An interesting note: on the 14th, Lauren wrote to UCI's physics department telling them that she wouldn't be coming because (among other factors) I still had not received any funding. Very shortly after I received my funding offer, the physics department contacted her to ask if she would be able to come now that I had funding. The physics department was recruiting her fairly aggressively; it is not clear whether this had anything to do with the resolution to my funding situation.

This post has been mostly narrative, because my experience is mostly all I have to draw on in terms of advice on the process. In retrospect, here is what I would do differently:

  1. Begin working as closely as possible with tenured faculty members as early as possible, and get recommendations from them

  2. Tailor my personal statement more closely to individual programs - don't dwell on subject areas that none of the program's faculty is interested in

  3. Networking - try to develop actual connections to other departments, through participating in conferences or writing to philosophers whose work you are doing research on

It all worked out alright for me in the end, by the grace of God (there were a lot of people praying). Best of luck to everyone else!

Posted by Kenny at April 18, 2008 6:11 PM
TrackBack URL for this entry: http://blog.kennypearce.net/admin/mt-tb.cgi/414
Moving to USC
Excerpt: Today I accepted an offer of admission (with funding) from the University of Southern California School of Philosophy. As those who have been following this blog for a while know, USC was one of my top choices last year. I was encouraged to reapply by ...
Weblog: blog.kennypearce.net
Tracked: March 29, 2009 8:36 PM


Congratulations! I hadn't realized that you were taking such an ambitious approach; what you and Lauren were trying to do is extremely difficult to do to everyone's satisfaction. I'm very glad it came to such a good result. That bodes well!

Posted by: Brandon at April 18, 2008 10:09 PM

What a nightmare! I knew the process was bad for you, but I didn't know it was this bad!

From what I've heard, the writing sample is the single most important part of the application (followed closely by the letters of recommendation). What was your writing sample on, and how well did it fit with your stated interest in contemporary metaphysics?

I've heard that although a bad personal statement can sink your chances of admission, a good personal statement cannot really increase your chances of admission. It probably was a mistake to spend so much time on philosophical theology in your personal statement. Regrettably, I think there is some anti-religious bias at some departments.

I think you're at least as good at philosophy as I am. It's a shame that you didn't get much better results than you did.

Posted by: Eden at April 19, 2008 12:16 PM

The writing sample was on Berkeley, and that had a lot of theology in it as well. I was trying to put something together in contemporary metaphysics, but I just couldn't get it up to the same quality as the Berkeley paper, so I decided to go with that one just because it was good. I'm pretty happy with the final outcome, but the process sure was stressful!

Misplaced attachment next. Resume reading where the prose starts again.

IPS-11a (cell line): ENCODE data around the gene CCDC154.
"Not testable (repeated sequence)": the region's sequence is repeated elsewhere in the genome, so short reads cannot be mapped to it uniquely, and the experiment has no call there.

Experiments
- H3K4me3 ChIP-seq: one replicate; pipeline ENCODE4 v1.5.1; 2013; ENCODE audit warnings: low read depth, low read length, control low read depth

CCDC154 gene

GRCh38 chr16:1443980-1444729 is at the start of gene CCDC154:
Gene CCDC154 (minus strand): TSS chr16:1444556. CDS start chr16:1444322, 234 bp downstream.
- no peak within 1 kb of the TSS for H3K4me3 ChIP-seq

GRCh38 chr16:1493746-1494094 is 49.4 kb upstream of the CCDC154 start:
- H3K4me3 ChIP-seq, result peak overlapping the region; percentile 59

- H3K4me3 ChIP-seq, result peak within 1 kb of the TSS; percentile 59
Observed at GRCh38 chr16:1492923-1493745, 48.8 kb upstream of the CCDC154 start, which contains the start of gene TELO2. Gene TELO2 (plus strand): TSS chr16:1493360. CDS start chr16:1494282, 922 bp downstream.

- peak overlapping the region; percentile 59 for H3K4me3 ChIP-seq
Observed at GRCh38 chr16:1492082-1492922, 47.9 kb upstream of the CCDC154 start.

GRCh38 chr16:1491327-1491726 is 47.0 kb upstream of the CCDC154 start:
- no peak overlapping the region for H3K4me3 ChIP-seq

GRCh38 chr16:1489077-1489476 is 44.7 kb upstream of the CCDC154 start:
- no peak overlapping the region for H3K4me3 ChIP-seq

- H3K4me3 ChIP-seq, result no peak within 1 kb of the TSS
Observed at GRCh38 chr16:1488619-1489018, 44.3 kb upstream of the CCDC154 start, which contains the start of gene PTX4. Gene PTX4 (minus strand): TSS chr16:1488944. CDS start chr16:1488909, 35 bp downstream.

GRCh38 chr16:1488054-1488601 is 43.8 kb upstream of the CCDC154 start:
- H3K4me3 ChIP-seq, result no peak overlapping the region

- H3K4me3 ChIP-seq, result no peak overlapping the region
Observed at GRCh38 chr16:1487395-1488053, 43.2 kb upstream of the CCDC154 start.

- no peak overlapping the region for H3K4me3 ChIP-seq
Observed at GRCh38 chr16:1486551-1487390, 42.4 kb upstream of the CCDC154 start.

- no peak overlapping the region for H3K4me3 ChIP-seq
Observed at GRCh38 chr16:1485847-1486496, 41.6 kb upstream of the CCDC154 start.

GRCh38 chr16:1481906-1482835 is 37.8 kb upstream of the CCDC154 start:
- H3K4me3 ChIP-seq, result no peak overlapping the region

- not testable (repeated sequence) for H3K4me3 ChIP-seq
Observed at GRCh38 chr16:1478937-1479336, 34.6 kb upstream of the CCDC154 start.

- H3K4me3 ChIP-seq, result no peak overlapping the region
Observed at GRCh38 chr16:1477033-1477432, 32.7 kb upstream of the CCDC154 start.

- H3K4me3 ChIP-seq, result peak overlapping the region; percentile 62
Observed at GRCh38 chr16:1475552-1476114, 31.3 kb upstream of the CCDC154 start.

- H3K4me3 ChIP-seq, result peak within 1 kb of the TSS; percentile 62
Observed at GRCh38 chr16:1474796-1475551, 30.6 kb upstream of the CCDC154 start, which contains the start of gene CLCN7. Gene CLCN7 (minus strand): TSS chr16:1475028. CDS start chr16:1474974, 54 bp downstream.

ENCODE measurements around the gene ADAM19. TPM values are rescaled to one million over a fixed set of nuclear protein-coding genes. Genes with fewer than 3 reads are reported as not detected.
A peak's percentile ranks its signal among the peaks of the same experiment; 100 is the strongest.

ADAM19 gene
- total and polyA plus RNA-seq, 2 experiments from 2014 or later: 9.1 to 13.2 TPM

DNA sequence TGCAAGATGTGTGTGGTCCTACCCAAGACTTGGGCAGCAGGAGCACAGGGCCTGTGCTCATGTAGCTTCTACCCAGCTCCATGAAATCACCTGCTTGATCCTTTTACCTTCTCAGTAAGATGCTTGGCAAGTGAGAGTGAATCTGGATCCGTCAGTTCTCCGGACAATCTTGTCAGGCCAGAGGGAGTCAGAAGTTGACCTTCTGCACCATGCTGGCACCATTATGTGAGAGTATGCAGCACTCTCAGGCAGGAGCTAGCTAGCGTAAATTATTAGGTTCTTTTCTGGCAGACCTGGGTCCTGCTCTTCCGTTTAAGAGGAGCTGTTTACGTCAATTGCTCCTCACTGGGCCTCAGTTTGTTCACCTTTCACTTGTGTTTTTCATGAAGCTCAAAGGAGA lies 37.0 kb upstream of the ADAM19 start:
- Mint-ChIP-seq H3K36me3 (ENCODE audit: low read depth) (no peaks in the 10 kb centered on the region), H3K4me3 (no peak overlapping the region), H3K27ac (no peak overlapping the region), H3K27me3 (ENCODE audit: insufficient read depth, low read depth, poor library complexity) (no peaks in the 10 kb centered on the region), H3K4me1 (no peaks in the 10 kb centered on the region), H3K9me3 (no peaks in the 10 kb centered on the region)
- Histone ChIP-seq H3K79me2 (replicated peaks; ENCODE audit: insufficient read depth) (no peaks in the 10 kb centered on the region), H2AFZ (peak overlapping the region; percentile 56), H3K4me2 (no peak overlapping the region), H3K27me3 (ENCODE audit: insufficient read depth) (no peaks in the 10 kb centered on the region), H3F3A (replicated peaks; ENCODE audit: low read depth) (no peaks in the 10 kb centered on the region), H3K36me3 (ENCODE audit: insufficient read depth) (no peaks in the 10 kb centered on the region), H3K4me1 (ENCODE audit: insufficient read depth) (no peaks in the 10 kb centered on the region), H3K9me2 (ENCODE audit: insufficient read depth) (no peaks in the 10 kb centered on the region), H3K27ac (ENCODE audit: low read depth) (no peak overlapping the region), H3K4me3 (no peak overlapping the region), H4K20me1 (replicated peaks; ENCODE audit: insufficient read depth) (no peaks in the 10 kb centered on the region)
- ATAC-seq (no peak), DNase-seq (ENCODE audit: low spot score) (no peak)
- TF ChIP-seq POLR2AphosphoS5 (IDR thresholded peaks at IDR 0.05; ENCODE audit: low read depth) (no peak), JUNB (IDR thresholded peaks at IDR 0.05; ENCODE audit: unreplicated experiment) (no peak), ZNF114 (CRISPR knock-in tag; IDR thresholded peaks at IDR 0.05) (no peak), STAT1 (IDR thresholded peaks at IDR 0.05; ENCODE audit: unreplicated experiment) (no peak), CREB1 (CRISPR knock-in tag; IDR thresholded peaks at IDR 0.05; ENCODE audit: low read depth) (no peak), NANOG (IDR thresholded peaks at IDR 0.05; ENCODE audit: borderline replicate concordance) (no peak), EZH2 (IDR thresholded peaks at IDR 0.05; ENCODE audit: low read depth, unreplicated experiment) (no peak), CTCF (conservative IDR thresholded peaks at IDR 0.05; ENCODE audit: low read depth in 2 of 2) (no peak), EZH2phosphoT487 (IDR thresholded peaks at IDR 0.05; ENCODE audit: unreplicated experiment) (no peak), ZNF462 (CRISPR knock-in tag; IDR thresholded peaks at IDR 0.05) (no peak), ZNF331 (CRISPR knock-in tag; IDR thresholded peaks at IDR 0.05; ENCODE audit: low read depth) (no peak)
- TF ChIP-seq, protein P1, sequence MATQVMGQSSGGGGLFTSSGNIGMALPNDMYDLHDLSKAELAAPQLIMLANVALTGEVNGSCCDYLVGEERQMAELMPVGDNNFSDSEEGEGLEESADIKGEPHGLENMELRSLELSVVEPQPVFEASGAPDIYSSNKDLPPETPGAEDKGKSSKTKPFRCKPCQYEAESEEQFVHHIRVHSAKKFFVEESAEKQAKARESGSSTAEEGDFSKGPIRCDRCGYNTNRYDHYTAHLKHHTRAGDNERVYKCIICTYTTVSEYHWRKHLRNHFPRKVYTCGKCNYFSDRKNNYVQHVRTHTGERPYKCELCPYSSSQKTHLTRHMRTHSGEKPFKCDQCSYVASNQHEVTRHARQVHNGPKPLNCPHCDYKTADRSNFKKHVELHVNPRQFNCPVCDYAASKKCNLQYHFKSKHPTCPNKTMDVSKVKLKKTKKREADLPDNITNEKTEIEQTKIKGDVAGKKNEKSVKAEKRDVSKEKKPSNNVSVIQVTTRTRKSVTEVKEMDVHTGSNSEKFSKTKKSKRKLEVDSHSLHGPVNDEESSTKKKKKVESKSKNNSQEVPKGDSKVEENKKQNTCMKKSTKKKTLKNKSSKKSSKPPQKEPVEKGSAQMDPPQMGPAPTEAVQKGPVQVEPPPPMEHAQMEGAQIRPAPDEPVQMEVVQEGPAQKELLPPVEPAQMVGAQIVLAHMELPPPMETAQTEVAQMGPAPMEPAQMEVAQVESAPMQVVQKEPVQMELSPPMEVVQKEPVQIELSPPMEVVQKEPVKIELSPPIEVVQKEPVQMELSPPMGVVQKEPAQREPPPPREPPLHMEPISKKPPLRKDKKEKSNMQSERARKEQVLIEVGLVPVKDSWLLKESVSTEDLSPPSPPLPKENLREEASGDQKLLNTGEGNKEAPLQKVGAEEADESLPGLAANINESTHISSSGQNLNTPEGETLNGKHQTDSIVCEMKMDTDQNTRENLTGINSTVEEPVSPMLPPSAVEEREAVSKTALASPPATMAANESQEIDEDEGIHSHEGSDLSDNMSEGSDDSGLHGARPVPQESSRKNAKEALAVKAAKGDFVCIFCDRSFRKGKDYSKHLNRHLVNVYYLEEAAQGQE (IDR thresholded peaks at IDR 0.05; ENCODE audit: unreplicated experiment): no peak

Posted by: Kenny at April 20, 2008 12:01 AM

In my experience at Georgetown, the GREs and grades and to some extent letters are used mainly to discard substandard candidates, and then the letters and writing sample are the main deciding factor, with some differences between committee members (e.g., I lay more stress on the writing sample while others lay more on the letters). So writing an excellent writing sample is crucial.

One of the things I am always worried about in the case of a writing sample in the history of philosophy is that it not be just a "book report"--that it be a creative work in its own right, showing both exegetical and philosophical skills.

Are you sure that CA lets you establish residency while being a full-time student?

Posted by: Alexander R Pruss at April 24, 2008 10:28 AM

Thanks for the info; it's useful for comparison.

I am certain that CA allows this, because all of the public universities REQUIRE that fully funded graduate students establish residency before beginning their second year so the department doesn't have to pay out-of-state tuition. It's harder for undergrads, because if you put your parents' address on things, or have an out-of-state drivers' license, or live in another state all summer, then you can't establish residency.

Posted by: Kenny at April 24, 2008 10:32 AM

Man, I just clicked "submit" on my last (of 15) applications last night.

I would concur (and then some) with your assessment of the role your emphasis on philosophical theology played in your application process. But of course my "and then some" might be best explained by the differing theological perspectives that we come from.

I also think the top of your list was ambitious. But admittedly my read through your piece was cursory. For instance, I have not had a look yet at the publications you referred to. But if these are in the "theistic" direction, then I go back to my previous comment.

Nonetheless I'm excited for you man.

These next couple months (for me) are going to be weird... just sitting and waiting.


Posted by: BrotherTheophilus at January 16, 2009 11:29 AM

Thanks, this gave me a really good idea on how long is average to hear back about admissions from a university...I was getting antsy because it was late January and I hadn't heard back from any American schools (I had heard back from all of the UK schools I applied to within a month) But now I know that it can take up until late march. Still antsy though!

Posted by: Scholar at January 22, 2010 10:16 PM

this was just what I was looking for.

Posted by: robert at March 24, 2011 3:06 PM